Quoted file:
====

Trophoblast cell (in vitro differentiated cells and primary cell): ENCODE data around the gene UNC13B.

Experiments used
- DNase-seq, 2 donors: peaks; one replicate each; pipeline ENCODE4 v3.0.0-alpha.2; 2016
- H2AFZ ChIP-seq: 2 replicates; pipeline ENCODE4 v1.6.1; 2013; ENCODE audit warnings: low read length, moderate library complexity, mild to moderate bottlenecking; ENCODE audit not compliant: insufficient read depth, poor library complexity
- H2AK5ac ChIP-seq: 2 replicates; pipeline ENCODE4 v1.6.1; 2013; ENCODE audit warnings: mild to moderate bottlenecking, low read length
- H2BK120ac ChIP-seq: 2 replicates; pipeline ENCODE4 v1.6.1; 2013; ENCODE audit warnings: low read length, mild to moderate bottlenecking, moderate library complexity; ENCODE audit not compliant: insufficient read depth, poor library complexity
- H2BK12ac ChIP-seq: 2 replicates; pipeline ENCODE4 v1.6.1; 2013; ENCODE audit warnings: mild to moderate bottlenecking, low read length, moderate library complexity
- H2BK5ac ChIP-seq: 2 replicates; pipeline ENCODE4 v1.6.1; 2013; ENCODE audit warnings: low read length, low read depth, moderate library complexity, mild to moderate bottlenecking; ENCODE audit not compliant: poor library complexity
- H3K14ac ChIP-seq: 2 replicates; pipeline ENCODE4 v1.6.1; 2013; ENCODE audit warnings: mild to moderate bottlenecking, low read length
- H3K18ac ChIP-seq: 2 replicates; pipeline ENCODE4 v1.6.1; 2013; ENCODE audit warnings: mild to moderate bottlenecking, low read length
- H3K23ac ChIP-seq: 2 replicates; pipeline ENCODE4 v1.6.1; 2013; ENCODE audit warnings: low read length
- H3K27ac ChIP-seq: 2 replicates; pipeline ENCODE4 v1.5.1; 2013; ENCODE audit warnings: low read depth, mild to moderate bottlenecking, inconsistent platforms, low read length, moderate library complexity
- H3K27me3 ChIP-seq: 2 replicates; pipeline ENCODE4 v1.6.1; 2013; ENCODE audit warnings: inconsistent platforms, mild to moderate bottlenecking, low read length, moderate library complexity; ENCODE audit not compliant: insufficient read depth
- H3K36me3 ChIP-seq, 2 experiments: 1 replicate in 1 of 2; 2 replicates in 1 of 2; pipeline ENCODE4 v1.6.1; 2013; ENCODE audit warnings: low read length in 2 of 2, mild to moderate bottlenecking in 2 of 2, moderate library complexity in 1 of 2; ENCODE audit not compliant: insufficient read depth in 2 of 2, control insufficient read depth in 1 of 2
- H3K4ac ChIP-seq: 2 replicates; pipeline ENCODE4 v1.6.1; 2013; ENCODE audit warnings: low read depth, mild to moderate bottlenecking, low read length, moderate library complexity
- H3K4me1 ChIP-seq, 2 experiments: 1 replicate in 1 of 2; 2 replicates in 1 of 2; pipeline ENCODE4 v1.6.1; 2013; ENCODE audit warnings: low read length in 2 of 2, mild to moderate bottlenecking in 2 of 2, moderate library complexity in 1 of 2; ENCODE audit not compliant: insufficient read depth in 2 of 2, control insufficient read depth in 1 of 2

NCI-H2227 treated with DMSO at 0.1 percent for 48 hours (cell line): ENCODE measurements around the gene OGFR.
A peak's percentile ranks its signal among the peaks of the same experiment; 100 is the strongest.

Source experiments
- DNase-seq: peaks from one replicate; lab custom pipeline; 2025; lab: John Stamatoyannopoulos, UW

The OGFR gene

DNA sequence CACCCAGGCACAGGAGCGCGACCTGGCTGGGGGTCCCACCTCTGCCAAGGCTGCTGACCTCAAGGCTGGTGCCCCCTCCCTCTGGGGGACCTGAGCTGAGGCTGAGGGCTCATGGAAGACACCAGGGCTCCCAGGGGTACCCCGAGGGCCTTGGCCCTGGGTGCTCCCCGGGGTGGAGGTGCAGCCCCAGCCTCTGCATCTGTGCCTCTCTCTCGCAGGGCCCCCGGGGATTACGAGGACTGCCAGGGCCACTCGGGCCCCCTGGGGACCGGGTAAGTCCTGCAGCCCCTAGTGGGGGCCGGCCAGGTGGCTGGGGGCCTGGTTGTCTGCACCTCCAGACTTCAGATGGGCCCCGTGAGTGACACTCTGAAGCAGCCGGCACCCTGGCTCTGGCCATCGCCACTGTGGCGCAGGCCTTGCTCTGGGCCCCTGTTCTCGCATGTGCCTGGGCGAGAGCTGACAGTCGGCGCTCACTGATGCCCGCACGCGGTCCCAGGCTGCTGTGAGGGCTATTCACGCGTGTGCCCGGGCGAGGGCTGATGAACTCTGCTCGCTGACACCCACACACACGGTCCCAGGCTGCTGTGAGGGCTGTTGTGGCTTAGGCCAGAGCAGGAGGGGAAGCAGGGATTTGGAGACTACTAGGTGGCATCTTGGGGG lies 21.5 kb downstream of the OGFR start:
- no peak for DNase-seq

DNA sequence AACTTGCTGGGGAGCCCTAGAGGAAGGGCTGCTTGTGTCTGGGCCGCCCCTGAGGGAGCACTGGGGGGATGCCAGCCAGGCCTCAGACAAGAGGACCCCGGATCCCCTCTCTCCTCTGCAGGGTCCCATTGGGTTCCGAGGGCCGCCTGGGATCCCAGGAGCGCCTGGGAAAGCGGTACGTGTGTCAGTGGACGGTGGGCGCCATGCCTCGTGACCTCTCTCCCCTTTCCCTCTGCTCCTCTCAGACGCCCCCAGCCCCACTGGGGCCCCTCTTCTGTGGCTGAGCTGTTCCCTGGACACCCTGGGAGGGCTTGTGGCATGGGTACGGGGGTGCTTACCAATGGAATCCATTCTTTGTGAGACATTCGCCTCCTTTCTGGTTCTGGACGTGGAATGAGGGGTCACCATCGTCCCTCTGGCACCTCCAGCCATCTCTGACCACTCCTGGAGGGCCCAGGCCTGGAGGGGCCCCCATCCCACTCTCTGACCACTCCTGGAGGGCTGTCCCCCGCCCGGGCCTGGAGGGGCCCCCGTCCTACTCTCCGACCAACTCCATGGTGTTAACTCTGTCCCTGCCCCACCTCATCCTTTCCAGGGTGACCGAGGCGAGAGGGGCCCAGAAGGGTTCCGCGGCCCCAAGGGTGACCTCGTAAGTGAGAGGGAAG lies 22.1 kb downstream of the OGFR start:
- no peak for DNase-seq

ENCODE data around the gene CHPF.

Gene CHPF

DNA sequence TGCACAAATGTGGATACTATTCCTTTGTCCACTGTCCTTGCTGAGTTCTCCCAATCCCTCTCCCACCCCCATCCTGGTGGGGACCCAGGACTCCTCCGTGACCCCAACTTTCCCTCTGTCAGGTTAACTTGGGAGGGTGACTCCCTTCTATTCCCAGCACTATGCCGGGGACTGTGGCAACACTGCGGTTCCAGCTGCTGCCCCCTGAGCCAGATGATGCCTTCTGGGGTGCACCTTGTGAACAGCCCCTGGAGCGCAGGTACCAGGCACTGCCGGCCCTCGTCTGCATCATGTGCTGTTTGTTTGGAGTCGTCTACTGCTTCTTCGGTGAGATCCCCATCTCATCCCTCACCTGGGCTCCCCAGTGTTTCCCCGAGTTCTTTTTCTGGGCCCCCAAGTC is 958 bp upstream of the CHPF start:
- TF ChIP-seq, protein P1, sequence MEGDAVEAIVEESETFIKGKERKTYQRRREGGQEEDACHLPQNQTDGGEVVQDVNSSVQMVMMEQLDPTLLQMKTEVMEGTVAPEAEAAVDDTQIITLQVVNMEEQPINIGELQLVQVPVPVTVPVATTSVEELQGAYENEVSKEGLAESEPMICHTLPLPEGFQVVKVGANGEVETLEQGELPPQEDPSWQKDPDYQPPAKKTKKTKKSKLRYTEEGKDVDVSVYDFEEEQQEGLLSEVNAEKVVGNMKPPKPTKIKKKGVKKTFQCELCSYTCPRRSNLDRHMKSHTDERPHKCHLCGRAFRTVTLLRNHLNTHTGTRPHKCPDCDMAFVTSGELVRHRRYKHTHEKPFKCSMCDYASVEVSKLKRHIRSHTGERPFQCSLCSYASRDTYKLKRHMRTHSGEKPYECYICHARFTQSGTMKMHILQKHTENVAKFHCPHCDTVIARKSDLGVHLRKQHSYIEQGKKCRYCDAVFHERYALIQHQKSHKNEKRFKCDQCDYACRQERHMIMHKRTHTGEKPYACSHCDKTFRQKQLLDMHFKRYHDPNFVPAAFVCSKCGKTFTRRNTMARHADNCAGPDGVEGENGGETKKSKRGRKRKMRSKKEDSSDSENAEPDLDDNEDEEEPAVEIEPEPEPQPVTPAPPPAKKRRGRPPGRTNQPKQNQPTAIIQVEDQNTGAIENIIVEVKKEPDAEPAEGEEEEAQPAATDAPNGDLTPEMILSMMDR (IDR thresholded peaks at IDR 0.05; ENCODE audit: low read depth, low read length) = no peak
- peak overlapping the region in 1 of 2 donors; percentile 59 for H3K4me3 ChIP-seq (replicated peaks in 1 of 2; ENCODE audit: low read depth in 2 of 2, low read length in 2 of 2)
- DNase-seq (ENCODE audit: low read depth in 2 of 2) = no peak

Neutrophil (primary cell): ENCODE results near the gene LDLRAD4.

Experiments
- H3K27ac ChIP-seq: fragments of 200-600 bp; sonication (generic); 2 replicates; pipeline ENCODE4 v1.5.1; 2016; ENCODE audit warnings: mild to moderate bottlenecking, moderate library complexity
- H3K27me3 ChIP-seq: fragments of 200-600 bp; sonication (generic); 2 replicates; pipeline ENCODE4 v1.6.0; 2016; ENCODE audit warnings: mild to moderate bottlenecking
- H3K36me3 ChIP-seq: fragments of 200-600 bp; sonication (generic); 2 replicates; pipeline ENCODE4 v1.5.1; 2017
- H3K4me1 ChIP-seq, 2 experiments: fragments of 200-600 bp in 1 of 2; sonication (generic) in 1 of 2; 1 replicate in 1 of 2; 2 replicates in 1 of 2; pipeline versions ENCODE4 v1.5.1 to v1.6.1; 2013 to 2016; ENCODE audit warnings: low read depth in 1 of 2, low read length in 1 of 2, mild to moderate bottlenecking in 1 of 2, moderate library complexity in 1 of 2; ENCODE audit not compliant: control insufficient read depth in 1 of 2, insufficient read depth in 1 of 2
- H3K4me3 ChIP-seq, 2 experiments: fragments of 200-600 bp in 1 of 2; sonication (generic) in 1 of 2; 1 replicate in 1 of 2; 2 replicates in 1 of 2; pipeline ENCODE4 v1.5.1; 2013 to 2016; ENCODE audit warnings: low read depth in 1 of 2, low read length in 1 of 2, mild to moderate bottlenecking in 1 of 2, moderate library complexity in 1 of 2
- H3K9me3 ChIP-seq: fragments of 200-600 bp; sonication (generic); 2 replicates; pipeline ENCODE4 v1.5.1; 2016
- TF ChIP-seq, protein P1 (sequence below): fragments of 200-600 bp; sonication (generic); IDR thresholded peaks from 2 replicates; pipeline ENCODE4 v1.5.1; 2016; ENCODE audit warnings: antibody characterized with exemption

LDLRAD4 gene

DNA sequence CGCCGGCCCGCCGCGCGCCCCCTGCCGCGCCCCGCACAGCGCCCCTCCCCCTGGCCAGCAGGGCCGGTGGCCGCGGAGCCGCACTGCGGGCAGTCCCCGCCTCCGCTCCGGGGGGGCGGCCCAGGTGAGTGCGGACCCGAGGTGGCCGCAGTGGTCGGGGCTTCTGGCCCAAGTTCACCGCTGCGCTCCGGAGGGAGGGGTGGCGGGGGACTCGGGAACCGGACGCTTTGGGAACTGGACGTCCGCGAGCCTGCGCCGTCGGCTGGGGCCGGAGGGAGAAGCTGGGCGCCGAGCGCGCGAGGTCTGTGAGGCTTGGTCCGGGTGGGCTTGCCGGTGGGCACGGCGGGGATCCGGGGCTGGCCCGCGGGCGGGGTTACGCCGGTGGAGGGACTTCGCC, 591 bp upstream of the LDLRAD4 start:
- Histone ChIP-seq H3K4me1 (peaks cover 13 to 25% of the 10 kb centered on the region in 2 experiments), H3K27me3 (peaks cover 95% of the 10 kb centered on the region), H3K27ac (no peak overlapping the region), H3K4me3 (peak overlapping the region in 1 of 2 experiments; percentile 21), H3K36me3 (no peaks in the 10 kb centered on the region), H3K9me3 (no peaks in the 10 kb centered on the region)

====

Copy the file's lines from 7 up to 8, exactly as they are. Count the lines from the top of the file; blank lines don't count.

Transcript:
- H2BK12ac ChIP-seq: 2 replicates; pipeline ENCODE4 v1.6.1; 2013; ENCODE audit warnings: mild to moderate bottlenecking, low read length, moderate library complexity
- H2BK5ac ChIP-seq: 2 replicates; pipeline ENCODE4 v1.6.1; 2013; ENCODE audit warnings: low read length, low read depth, moderate library complexity, mild to moderate bottlenecking; ENCODE audit not compliant: poor library complexity